Patellofemoral pain syndrome (PFPS) also known as runner’s knees or biker’s knee is the most common cause of anterior knee pain syndrome. This syndrome is due to an overuse injury caused by repeated insults and micro-trauma which leads to softening of the cartilage under the kneecap (patella). The pain tends to worsen when you are active or sit for prolonged periods of time and can affect one or both knees.
EVALUATING YOUR CONDITION
What causes patellofemoral syndrome?
Patellofemoral pain syndrome (PFPS) is often seen among athletes, young adolescents and manual laborers. Recurrent knee cap (patella) subluxation or tracking issues is the crux of this syndrome. Overuse injury and excess weight can further contribute to improper alignment of the knee cap. Weakness and muscle imbalance in the quadriceps muscles (vastus medialis and lateralis) can cause tracking issues of the patella as can tightness in the hip flexors, abductors and hamstrings. Activities like ascending or descending stairs can aggravate the condition.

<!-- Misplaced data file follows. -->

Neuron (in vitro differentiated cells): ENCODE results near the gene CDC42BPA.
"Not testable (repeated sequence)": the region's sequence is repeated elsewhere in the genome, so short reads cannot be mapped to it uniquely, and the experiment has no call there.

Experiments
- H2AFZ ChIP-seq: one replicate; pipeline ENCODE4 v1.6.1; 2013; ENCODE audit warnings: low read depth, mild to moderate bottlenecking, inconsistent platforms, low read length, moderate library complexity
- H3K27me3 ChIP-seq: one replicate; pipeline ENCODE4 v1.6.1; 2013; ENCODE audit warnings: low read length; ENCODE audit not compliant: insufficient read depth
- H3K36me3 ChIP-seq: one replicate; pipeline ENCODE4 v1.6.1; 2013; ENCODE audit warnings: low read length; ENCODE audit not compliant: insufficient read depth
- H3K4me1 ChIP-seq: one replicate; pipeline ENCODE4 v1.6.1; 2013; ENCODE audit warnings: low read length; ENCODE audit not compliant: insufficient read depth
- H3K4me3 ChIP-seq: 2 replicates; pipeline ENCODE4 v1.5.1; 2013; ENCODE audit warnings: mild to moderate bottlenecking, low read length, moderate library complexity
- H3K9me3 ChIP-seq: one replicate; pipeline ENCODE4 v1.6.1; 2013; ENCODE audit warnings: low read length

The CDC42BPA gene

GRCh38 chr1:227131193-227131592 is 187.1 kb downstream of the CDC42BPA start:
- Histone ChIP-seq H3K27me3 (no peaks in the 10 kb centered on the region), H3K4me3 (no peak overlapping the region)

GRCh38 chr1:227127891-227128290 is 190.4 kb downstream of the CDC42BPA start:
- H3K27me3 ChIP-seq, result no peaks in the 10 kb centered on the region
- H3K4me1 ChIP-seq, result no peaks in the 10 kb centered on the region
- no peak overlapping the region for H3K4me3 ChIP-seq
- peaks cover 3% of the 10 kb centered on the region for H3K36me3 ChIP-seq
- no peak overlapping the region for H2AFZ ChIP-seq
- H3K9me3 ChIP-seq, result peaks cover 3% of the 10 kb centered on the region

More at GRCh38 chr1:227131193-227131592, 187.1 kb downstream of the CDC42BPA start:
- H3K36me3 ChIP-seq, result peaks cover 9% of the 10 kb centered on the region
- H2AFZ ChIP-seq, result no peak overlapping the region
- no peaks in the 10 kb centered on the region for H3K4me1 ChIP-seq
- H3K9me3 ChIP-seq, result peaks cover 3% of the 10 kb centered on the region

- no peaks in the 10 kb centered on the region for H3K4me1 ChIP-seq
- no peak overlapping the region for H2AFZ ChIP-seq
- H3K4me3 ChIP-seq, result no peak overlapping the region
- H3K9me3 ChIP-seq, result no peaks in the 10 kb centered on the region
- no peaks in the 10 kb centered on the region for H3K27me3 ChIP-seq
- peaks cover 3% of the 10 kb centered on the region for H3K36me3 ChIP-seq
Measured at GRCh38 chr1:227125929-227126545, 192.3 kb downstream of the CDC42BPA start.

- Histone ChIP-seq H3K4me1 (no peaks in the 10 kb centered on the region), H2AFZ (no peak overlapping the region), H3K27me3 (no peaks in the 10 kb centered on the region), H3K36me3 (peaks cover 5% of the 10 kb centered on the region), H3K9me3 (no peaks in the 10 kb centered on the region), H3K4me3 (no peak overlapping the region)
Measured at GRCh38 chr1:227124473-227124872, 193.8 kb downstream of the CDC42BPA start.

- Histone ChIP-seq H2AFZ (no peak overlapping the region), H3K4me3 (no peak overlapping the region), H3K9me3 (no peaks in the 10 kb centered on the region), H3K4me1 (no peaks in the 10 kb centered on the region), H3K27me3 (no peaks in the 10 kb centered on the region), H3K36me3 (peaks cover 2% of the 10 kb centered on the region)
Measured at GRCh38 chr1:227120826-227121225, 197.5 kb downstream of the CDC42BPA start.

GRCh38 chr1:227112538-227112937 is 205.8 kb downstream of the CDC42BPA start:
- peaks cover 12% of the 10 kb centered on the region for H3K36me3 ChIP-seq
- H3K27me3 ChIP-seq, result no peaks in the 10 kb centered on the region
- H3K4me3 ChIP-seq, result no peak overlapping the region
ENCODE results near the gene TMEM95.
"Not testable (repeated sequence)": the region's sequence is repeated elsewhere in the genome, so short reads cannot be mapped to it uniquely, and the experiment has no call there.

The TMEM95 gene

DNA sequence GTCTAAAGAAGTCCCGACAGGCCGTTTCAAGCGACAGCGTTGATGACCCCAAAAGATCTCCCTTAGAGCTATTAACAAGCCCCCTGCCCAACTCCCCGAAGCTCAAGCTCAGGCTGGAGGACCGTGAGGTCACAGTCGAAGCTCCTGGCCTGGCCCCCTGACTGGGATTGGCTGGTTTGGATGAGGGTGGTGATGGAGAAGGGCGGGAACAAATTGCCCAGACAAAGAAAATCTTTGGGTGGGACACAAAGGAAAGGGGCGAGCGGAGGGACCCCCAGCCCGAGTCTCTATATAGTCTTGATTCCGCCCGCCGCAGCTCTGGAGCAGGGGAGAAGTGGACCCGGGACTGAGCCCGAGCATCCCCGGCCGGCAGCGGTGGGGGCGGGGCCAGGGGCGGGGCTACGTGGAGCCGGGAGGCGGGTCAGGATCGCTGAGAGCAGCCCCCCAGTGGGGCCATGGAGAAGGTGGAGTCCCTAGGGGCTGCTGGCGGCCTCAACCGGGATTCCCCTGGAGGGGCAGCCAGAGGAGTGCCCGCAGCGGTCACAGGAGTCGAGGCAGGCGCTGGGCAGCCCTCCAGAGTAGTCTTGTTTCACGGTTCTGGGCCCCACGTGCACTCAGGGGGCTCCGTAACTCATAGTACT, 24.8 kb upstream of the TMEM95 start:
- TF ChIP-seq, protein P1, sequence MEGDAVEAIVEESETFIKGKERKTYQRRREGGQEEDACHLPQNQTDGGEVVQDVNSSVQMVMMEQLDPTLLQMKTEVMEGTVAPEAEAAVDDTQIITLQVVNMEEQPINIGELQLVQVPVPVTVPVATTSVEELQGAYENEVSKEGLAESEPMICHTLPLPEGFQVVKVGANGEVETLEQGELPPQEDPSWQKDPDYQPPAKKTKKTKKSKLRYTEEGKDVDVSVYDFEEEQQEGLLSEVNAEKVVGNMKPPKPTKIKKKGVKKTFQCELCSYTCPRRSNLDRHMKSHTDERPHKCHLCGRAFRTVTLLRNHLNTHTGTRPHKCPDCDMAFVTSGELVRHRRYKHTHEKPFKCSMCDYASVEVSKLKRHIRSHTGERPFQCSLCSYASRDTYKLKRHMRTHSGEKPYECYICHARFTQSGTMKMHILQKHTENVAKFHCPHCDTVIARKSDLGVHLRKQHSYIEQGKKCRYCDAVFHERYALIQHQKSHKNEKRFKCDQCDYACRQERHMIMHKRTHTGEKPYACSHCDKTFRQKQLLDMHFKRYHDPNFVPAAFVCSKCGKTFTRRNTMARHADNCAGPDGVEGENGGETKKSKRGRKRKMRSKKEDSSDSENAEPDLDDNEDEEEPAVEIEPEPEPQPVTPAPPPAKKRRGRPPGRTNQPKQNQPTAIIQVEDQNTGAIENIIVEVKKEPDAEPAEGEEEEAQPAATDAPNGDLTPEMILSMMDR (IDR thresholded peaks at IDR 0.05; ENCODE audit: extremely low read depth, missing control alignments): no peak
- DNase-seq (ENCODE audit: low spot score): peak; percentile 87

What are the symptoms of patellofemoral syndrome?
- Swelling and effusion
- Crepitus (cracking of the joint) upon range of motion
- Grinding, catching, and popping sensation
- Knee buckling